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LEDs Magazine: DOE research projects potential LED energy savings

08 May 2013

06 May 2013
LED-based lighting is saving 71 trillion BTUs across ten identified applications, but those savings could increase more than 50 fold with a complete transition to SSL.
The US Department of Energy (DOE) has published a new report entitled “Adoption of LEDs in common lighting applications” that documents the energy being saved already by LED usage in ten specific applications. Moreover the report projects the potential savings were there to be a complete overnight transition to solid-state lighting (SSL) in those applications.

The report examines US LED usage in A-lamp and MR16 retrofit lamps, and in eight types of integral luminaires segmented by application including downlight, high bay, parking garage, directional, decorative, troffer, street light, and parking lot. Today, LED usage across those applications is saving 71 trillion BTUs (British Thermal Units) annually and the DOE says that is equivalent to $675 million in energy costs. The report projects that savings could reach 3,873 trillion BTUs if the US were to transition fully to LEDs in the ten applications.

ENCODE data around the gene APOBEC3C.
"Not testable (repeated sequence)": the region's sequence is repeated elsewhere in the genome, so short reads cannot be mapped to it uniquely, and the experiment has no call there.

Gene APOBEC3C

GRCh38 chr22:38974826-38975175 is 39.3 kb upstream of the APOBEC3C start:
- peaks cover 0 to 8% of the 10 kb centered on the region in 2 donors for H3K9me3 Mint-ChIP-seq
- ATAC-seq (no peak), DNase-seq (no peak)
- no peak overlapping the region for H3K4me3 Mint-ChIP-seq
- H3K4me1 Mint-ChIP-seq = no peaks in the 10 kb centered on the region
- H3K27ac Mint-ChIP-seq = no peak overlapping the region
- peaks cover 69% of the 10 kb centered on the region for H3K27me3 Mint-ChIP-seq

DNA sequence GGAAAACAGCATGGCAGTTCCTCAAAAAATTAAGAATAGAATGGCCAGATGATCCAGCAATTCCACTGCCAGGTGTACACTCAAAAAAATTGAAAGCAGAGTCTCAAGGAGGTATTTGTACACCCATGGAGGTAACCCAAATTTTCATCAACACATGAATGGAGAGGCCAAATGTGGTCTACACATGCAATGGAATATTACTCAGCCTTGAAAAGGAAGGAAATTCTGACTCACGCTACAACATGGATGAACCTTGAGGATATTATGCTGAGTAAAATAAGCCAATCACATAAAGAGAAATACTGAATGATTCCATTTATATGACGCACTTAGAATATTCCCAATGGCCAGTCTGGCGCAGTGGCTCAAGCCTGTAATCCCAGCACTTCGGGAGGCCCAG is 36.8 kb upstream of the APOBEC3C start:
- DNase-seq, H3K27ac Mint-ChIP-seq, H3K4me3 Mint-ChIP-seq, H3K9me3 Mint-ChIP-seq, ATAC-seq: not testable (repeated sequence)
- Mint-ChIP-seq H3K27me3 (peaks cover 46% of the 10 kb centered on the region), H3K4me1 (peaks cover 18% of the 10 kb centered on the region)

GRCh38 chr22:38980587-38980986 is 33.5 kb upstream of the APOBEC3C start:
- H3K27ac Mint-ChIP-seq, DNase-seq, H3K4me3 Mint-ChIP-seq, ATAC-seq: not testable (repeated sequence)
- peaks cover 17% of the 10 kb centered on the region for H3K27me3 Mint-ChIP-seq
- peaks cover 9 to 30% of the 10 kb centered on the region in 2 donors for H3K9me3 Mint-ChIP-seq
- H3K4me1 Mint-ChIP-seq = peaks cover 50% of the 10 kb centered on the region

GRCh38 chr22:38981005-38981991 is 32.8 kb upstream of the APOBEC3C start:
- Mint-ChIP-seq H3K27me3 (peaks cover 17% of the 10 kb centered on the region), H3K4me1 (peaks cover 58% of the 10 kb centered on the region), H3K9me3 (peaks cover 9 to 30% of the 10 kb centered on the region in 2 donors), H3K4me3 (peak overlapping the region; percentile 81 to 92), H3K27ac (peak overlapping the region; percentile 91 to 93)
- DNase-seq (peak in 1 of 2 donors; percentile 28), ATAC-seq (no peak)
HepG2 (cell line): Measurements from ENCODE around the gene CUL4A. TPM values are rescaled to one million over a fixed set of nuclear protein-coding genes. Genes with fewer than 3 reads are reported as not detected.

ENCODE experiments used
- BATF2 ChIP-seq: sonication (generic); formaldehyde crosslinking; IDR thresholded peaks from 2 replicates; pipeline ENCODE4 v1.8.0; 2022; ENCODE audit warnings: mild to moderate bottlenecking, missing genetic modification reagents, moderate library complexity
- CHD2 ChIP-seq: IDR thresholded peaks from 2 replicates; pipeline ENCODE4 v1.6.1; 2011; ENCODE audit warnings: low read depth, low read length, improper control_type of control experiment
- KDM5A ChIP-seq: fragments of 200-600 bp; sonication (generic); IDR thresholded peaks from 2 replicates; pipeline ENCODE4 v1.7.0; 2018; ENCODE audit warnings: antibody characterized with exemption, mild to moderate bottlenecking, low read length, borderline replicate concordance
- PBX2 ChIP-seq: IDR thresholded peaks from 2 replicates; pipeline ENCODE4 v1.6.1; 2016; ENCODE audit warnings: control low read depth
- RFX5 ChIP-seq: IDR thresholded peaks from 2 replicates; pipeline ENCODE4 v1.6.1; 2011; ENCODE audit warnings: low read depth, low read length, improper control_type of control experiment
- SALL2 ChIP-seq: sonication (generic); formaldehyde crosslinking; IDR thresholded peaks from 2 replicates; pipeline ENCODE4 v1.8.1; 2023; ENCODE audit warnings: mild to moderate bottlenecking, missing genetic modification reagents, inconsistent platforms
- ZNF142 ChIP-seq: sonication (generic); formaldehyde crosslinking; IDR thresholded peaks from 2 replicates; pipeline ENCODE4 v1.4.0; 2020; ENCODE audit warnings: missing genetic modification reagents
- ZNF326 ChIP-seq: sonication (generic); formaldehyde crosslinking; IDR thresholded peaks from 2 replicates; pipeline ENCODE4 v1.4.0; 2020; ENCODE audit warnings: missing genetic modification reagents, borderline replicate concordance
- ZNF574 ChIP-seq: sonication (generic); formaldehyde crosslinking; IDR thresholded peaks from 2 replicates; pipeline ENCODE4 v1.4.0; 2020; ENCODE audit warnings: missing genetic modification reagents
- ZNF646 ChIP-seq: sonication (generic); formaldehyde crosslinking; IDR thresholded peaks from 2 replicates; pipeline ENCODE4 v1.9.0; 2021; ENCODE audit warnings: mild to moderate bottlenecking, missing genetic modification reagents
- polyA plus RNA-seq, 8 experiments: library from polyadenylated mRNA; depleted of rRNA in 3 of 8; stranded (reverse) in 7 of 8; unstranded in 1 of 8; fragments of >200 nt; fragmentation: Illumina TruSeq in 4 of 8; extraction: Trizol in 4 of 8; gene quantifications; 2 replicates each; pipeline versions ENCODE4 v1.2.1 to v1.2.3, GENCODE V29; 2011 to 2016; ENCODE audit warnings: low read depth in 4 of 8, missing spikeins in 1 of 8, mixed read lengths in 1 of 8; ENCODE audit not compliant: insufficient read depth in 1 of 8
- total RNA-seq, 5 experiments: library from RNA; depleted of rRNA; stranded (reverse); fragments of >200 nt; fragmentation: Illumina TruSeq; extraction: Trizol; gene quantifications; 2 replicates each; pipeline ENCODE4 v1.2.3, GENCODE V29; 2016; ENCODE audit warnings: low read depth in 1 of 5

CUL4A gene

The biggest potential increase would come in troffers. Today LEDs only deliver 1% savings in troffers, but the potential is 30% of the total. That’s one of the reasons so many companies are pursuing LED retrofit tubes for T8 and other fluorescent sockets.

Alas issues remain with retrofit tubes as the DOE recently documented in a Caliper report. That same report, however, reported excellent result for purpose-built LED troffers so the segment will likely transition to LED-based products over time.

The research reveals that retrofit lamps at 31% and directional lighting at 34% make up the largest areas of savings today. Because of the already significant deployment of LED products in those applications and an expected transition to more integral luminaires, the percentage roll that retrofit lamps will play going forward will decrease even as additional SSL usage in those areas adds to the absolute savings.

The relative size of the different application areas does hide some significant savings potential. For example, LEDs in street lights are contributing 5% of the savings today, and the potential savings in a theoretical complete transition to LEDs is only 6%. But the absolute numbers tell a vastly different story.

 

The DOE reported that at the end of 2012, 1 million street lights in the US – 2% of the total – were converted to LEDs, saving 3.5 trillion BTUs. A complete switchover would boost savings to 238 trillion BTUs. But relatively speaking, that is a small number compared to the potential for troffer savings projected at 1,146 trillion BTUs. 

About the Author
Maury Wright is the Editor of LEDs Magazine and Illumination in Focus.